Another thrilling episode of Miss Adventure, the Gayest American Hero, from the pages of the dearly departed Weekly World News


Giggling Island-Part 1

© Weekly World News


Cast adrift somewhere in the South Pacific with his boyhood chum Bing Hopewell, Kevin Andrews, otherwise known as Miss Adventure, the Gayest American Hero, was attempting to raise Bing’s spirits—Bing’s annoying preference for women ruled out raising anything else—when his old friend interrupted with that excited shout.

“I was about to sit right back and tell a tale of our fateful trip,” America’s hero said. “But I cast my eyes toward the object of Bing’s ejaculation and saw a strangely pink island with twin peaks and thick underbrush,” Andrews reported with a full-body shudder to Weekly World News. “Well, considering we had been paddling in circles on the wing of Bing’s biplane for several days after living through the crash and escaping Mah Jong, the God of the Sleeping Volcano on the island of Bali Lo, I was happy to see land, I just didn’t want to land where I’d see things I’d rather not so I steered us for the island’s midsection.”

Landing on the pink sandy beach of the island’s midsection, Andrews and Hopewell found they had set ground on the shore of an uncharted desert isle. “Uncharted only because we were sure the people who had been aboard the tiny ship that had crashed on that same beach before us probably never had a chance to get it on the charts!”

“When we saw the name of the shipwreck laying there on its side Bing’s mouth dropped wide open, but I was too stunned to take advantage of it,” Kevin said, bravely mopping up a few stray tears. “It was the S.S. Mame, owned and captained by my friend, Biff ‘Skipper’ Himmelstein. The Mame’s disappearance was a legend, the five passengers had set sail that day for a three hour tour.” Andrews sighed and sadly shook his head. “A three hour tour. Poor dears. Then the weather started getting rough, the tiny ship was tossed and it was assumed, especially with that crew aboard, that the ship went down.”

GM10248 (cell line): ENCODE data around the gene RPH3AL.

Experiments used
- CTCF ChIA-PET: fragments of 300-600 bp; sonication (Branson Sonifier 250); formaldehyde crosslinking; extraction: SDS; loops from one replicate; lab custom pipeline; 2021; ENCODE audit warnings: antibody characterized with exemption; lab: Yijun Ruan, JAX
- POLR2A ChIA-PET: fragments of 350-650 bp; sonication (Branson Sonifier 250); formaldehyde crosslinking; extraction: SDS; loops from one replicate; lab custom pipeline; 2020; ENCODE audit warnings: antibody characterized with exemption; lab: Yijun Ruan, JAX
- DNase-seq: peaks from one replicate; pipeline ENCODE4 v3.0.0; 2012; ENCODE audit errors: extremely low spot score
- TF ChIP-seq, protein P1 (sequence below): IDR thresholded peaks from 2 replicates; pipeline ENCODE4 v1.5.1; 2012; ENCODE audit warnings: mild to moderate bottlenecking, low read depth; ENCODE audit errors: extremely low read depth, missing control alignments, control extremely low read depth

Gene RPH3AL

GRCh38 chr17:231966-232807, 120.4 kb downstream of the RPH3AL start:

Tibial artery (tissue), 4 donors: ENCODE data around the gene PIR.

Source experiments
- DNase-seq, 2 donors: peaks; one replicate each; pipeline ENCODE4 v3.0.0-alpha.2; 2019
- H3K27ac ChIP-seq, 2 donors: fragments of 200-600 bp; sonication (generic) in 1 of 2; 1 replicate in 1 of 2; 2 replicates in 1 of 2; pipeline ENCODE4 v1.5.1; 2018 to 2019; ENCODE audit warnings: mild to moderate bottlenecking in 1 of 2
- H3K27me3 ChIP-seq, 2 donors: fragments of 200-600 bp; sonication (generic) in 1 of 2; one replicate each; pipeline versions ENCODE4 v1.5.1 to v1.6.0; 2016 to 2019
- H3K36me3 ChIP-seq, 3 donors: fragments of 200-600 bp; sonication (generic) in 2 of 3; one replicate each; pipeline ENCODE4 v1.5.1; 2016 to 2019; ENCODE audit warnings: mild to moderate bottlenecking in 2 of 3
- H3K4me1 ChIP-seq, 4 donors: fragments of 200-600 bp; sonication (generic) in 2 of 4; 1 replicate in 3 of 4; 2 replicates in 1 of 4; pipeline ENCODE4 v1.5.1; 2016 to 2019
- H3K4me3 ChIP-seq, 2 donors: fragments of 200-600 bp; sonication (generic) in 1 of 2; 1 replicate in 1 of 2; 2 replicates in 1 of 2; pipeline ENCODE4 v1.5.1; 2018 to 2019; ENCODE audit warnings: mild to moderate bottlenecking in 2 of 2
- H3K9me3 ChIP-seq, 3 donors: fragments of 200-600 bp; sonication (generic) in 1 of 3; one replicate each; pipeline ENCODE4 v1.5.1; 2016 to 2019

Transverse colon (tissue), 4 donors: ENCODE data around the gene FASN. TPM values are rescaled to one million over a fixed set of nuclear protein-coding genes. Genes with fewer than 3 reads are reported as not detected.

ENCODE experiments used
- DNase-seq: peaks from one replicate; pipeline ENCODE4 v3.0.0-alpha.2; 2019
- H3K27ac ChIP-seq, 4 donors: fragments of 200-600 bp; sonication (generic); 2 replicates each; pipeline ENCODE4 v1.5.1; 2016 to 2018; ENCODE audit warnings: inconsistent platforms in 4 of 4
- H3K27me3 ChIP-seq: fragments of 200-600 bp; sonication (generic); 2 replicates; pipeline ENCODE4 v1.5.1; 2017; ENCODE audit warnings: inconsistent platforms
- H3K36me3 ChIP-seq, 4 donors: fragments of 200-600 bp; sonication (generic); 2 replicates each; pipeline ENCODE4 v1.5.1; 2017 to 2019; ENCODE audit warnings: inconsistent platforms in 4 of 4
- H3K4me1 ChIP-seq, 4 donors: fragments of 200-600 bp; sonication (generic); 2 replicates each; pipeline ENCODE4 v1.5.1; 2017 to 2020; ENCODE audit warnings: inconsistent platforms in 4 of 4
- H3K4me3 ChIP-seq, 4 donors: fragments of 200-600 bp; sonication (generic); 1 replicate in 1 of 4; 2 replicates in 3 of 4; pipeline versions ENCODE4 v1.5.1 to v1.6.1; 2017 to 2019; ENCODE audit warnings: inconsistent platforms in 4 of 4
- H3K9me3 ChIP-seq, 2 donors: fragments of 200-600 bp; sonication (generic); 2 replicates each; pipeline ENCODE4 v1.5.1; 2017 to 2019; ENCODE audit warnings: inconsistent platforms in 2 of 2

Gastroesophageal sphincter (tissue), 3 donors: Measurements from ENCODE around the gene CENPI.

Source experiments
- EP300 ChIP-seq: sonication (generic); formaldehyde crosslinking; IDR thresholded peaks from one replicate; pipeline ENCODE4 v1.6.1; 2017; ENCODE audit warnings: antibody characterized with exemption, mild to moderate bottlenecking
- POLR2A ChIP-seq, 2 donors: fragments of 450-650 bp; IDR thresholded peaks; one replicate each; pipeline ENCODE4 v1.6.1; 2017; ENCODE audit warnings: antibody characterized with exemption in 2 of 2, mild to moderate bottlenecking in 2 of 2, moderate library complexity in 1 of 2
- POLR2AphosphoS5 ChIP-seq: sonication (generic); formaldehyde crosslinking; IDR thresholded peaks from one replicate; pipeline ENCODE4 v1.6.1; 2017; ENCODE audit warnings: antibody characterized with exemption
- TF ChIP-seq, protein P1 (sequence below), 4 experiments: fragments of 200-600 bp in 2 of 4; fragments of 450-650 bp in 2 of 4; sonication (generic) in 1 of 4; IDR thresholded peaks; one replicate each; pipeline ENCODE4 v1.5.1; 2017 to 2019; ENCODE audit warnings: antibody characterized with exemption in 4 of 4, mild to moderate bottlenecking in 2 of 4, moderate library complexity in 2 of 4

Their disappearance had made the lost five some of the most famous men for three entire news cycles. “I knew then all. Intimately,” Andrew confessed. “I would go so far as to say we were a tight group. I was supposed to be on that boat when they set sail that day, but a mix-up in a pedicure appointment had me left behind when they all took off on their fateful trip.

“Along with Skipper and was the Greek millionaire and his constant companion, Thrurston Howl and Raimondo, famed Hollywood director Jorge Olivier ‘JO’ Pal, Professor Peter Ahn and drag queen Maryann.

And the deepest loss to Andrews, “My little buddy, first mate Shecky ‘Giggling’ Ireland. We met on a summer cruise—I believe it was in a bar in Iowa—and when we finally parted it was as nothing but buddies. In remembrance of our time together I swore if I was ever in the area, I would find out what happened to him. Well, here I was.”

Bing set about building us a shelter and setting up a bonfire while Andrews took a look aboard the Mame. “The boat had been stripped of everything useful, from bunks and cabinets to essentials, from bedding and clothing to moisturizer and magazines. My heart leapt. That could only mean they had survived the shipwreck and might even still be alive.”

Andrews went to share the news with Bing. “I executed a flawless grand jeté from the wrecked hull of the Mame and just as my toes touched the sand, I heard Bing calling to me but I couldn’t really hear what he was saying over the sound of the Mame exploding.”

“I was thrown to the ground by the blast,” Andrews recalled. “And as I rolled to my feet, I looked around for Bing. I found him inland, racing from out of the trees where he had gone to hunt for fresh fruit which, really, is my job, shouting in warning. Which was understandable, seeing as how he was being chased by a spear-wielding Skipper Himmelstein astride a small dinosaur like he was riding a horse!”

Miss Adventure realized this was no ordinary deserted island. “Skipper hated animals,” Andrews said. “But even more, Skipper hated clichés and this whole ‘Land of the Lost’/dinosaur island schtick was so last century! There was something that needed getting to the bottom of and I was just the one to plum those depths!”


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